Alexandria's History: The 20th and 21st Century
A Brief History
New neighborhoods sprang up around the outskirts of the city by the turn of the twentieth century. Local industries included the Robert Portner Brewing Company, the Old Dominion glass works, the Virginia Marine Railway and Shipbuilding Company, and Potomac Yard, one of the largest rail facilities in the country. The U.S. Naval Torpedo Station, now the Torpedo Factory Art Center, was built during World War I and was expanded during World War II, with large industrial buildings dominating Alexandria's waterfront. A Ford Motor Company warehouse at the south end of the waterfront was also converted to military use during World War II.
The Second World War brought tremendous growth and change to the Washington area and to northern Virginia. National Airport was constructed at the beginning of the war on Alexandria's northern edge, the former site of Abingdon plantation. Thousands of people from all over the country poured into the region as the government expanded and Alexandria became one of many "bedroom communities" serving the capital city. This growth set the tone for the post-war period, as well, which has seen even greater development of Alexandria and her surrounding communities.
Today, Alexandria still retains much of its historic character. Many late 18th- and early 19th-century townhouses and warehouses remain in the "Old Town" section of the city, along the west bank of the Potomac River. While still a residential area for many Federal employees, Alexandria is also home to many national associations, corporations, restaurants, shops and other businesses. Many old landmarks have become museums, historic sites and art galleries. Public parks line the waterfront and the river is actively used by fishermen and recreational boaters.
The 21st century has seen increased density around Metro stations and the replacement of some low-income housing projects with mixed-income housing. A third Metro station and Virginia Tech's Innovation Campus are coming to Potomac Yard, and plans are in place to move Inova Alexandria Hospital to the site of the old Landmark Mark, as the anchor of a mixed-use development. With the Robinson Landing and Old Dominion Boat House projects, the City has finally realized its long-term goal to complete a public walkway all along the waterfront.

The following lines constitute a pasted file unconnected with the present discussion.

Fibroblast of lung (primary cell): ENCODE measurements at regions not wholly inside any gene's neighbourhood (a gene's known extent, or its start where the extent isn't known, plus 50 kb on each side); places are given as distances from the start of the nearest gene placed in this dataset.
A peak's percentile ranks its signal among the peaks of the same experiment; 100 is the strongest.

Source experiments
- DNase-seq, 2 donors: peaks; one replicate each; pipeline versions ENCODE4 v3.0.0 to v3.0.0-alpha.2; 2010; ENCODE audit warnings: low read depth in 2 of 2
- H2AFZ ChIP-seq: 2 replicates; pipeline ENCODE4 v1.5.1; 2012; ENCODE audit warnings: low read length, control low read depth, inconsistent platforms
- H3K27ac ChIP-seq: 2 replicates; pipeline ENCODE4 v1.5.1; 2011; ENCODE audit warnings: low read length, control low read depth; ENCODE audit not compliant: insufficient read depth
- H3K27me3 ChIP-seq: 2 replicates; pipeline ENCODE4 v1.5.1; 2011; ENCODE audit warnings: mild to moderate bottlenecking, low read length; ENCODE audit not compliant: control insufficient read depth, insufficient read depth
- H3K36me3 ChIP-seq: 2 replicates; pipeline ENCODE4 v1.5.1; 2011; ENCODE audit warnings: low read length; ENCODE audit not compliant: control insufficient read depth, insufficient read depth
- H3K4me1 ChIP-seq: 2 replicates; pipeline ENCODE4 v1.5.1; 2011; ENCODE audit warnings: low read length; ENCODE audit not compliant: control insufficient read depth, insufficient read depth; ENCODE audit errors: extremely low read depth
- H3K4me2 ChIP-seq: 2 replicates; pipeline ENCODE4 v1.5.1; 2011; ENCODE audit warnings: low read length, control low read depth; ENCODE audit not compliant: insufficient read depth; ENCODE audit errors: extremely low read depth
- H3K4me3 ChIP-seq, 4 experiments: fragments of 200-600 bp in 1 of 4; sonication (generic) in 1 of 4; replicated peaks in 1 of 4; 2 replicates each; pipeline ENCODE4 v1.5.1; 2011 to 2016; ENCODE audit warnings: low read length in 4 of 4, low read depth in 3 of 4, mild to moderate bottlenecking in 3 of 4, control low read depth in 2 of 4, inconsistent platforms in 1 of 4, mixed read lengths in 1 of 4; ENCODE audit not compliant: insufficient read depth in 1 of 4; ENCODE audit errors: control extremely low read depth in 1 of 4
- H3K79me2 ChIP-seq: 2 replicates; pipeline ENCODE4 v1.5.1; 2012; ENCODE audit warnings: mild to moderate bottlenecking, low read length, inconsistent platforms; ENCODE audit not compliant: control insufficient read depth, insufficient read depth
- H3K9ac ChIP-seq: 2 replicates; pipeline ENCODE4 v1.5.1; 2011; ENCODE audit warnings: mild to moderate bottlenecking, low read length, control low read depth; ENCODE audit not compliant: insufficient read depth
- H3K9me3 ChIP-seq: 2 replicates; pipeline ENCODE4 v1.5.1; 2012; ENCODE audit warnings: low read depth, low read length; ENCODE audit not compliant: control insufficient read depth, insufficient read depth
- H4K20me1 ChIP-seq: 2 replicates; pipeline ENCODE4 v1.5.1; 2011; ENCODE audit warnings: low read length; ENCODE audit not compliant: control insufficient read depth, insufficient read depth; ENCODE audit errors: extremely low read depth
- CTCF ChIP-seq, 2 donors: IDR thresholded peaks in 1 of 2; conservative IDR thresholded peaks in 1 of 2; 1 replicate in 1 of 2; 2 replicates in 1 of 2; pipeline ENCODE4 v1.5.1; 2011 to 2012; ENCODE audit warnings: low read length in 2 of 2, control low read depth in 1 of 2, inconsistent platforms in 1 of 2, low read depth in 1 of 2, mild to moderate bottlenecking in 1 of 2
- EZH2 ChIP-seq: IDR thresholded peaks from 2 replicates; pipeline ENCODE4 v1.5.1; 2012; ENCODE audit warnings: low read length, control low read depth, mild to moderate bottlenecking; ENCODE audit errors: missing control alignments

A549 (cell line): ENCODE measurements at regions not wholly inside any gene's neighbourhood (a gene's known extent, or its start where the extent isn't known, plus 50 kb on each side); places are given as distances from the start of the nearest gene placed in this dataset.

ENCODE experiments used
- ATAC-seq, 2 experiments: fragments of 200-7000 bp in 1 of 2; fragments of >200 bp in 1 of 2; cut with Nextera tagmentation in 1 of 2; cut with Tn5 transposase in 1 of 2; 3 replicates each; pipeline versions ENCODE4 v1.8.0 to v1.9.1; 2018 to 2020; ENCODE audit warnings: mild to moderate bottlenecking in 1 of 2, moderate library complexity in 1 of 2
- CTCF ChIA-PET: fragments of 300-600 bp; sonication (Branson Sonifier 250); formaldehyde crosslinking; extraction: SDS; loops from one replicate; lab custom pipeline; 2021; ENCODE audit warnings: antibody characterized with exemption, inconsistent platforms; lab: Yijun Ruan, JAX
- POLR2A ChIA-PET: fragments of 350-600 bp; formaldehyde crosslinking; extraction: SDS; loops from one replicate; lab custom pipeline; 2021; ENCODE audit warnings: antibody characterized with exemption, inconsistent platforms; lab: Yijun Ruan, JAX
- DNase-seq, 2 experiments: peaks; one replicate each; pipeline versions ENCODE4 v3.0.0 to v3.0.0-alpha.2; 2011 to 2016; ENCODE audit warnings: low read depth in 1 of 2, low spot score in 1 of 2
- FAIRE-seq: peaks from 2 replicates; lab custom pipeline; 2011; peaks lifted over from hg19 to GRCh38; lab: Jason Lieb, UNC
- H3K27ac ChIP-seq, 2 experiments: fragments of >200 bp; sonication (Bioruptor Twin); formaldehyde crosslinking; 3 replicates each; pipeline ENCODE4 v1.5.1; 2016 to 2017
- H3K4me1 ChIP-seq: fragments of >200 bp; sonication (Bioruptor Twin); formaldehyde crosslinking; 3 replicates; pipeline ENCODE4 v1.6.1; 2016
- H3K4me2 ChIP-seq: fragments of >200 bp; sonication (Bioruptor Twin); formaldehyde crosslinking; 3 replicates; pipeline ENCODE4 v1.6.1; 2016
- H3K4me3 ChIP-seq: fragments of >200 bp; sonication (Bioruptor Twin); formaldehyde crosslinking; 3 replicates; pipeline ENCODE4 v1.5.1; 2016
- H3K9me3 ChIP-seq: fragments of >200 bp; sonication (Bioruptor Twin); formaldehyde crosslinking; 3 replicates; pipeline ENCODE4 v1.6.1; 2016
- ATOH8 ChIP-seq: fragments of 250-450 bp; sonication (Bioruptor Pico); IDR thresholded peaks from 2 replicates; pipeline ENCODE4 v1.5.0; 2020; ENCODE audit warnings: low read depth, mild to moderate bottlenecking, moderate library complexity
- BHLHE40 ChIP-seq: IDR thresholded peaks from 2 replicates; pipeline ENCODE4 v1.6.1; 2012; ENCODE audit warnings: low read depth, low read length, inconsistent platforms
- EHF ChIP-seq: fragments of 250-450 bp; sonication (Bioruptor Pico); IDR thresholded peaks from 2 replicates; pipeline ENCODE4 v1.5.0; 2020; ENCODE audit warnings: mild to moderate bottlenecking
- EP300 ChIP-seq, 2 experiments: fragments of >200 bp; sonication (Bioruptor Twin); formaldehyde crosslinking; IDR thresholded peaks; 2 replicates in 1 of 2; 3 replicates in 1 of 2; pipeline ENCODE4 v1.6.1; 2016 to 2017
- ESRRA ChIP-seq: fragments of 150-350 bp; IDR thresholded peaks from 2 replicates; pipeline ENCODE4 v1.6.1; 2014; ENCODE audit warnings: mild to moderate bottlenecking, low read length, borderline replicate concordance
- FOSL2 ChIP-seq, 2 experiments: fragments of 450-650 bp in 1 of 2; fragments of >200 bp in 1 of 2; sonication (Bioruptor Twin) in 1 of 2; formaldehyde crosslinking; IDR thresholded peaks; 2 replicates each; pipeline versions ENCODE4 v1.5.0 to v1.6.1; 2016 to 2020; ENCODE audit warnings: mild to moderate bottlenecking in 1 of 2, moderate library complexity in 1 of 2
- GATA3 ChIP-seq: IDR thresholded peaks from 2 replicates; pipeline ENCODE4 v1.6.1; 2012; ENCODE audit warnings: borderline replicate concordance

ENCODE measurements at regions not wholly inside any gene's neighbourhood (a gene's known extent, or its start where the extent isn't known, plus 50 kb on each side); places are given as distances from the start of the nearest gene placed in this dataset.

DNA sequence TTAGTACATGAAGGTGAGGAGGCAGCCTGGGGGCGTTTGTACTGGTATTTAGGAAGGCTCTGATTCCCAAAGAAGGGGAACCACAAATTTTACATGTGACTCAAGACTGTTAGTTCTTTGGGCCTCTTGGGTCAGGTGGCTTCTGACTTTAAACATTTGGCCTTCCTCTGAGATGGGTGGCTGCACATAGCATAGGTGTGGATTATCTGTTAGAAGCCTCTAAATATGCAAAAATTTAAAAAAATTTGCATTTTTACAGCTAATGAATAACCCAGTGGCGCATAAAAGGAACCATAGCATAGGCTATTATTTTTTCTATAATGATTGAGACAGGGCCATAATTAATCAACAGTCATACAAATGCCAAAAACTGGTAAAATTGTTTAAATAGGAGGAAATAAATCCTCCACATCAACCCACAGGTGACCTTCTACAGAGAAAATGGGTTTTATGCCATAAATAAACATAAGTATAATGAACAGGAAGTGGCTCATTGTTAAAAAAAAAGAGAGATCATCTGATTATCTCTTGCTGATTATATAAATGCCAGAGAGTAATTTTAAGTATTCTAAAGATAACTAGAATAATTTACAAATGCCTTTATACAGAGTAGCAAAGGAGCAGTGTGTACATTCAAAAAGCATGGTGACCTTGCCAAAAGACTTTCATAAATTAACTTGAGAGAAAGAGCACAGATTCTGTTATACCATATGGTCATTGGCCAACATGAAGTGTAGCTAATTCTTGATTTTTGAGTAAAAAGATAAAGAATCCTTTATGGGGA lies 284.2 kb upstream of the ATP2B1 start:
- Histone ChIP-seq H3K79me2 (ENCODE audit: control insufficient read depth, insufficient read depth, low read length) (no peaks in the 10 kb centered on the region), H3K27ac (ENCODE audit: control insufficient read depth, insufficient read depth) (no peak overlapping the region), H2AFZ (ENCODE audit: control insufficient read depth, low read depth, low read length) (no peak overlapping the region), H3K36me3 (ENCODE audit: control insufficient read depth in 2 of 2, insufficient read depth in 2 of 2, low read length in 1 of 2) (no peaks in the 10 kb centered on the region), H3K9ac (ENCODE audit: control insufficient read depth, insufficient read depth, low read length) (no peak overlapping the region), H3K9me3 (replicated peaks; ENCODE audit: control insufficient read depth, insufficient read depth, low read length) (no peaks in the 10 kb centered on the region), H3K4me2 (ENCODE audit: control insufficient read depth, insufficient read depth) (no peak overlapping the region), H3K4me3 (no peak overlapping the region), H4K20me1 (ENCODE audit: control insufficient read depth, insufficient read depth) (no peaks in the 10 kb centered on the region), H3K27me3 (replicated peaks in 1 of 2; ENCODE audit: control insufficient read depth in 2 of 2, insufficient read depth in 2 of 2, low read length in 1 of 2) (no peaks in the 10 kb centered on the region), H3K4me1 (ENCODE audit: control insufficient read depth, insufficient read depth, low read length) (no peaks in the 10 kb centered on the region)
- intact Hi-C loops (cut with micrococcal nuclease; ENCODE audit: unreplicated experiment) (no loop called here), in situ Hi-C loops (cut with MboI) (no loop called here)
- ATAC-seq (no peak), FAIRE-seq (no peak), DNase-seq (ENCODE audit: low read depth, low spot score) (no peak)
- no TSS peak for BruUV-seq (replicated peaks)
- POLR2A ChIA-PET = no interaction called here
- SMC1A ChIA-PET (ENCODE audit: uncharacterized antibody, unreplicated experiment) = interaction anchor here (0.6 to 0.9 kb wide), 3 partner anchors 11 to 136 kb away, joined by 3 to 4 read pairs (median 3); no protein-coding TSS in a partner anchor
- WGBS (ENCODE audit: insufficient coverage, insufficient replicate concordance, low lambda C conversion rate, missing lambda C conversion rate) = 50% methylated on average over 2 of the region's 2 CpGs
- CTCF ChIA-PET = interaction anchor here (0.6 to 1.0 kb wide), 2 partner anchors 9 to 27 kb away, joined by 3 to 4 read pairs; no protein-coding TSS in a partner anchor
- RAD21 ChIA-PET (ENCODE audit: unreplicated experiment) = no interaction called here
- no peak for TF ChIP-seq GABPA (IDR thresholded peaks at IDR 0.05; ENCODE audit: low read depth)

Visitors to the National Capitol area find that Alexandria serves as a quaint change of pace from the hectic hustle of downtown Washington, a place to relax and discover what the region was like many years ago.
20th and 21st Century History
The African American Community
Alexandria's black population increased during and after the Civil War, as part of the Northern Migration. In the 20th century, African Americans formed vibrant communities, with social life often centered around their churches. As blacks across America fought for Civil Rights, the country's first Sit-Down Strike took place at the Alexandria Library in 1939. The historic African American community known as Uptown was designated as the Parker-Gray District in 1984, and it is now one of six Alexandria Historic Districts listed on the National Register of Historic Places.
The Freedom House Museum, once one of the largest slave trading companies in the country, was purchased by the City in 2020 and reopened to the public in 2022, with new exhibitions. This purchase allows the City to preserve and interpret this National Historic Landmark and ensure it is open to the public for future generations.
The Alexandria Community Remembrance Project (ACRP) is a city-wide initiative dedicated to helping Alexandria understand its history of racial terror hate crimes and to work toward creating a welcoming community bound by equity and inclusion. In 2022, the ACRP led Alexandria residents and Alexandria City High School students on a pilgrimage to the Equal Justice Initiative’s National Memorial for Peace and Justice and Legacy Museum. As a community, ACRP delivered soil to EJI, reflecting the lives of Alexandria’s two known lynching victims – Joseph McCoy and Benjamin Thomas. The trip included tours with social justice activists and visits to Montgomery and Selma civil rights sites. It was an educational and meaningful experience for the 165 Alexandrians who made the journey.
Peaceful vigils, protests and other events took place in Alexandria during the first week in June, 2020 following the May 25 death of George Floyd at the hands of police in Minneapolis, Minnesota. The Alexandria Black History Museum began The Legacy of George Floyd Collecting Initiative, resulting in the Black Lives Remembered Collection and an online exhibit.
Alexandria Union Station
Alexandria Union Station, built in 1905, is on the National Register of Historic Places. Stop by the station to see interpretive exhibits, or to take the train.
The Covid-19 Pandemic
As we experience this unprecedented time in the history of our town and the world, the Office of Historic Alexandria is recording our City’s response by conducting oral histories and collecting select memories, objects and documents from across the Alexandria community.
Gerald Ford in Alexandria
Alexandria is honored to have been the home of Gerald R. Ford and his family for more than 20 years. Gerald Ford and his family moved to a rental property in Parkfairfax in 1951, when he was in his second term in Congress (R-Michigan). The family moved to their home at 514 Crown View Drive, in Alexandria’s Clover neighborhood, in the spring of 1955, where they remained until a few days after he became President of the United States.
Historic Commemorations in Alexandria
Historic Commemorations in Alexandria
Alexandria commemorates important anniversaries in the history of our country and our city.
Historic Preservation and Urban Renewal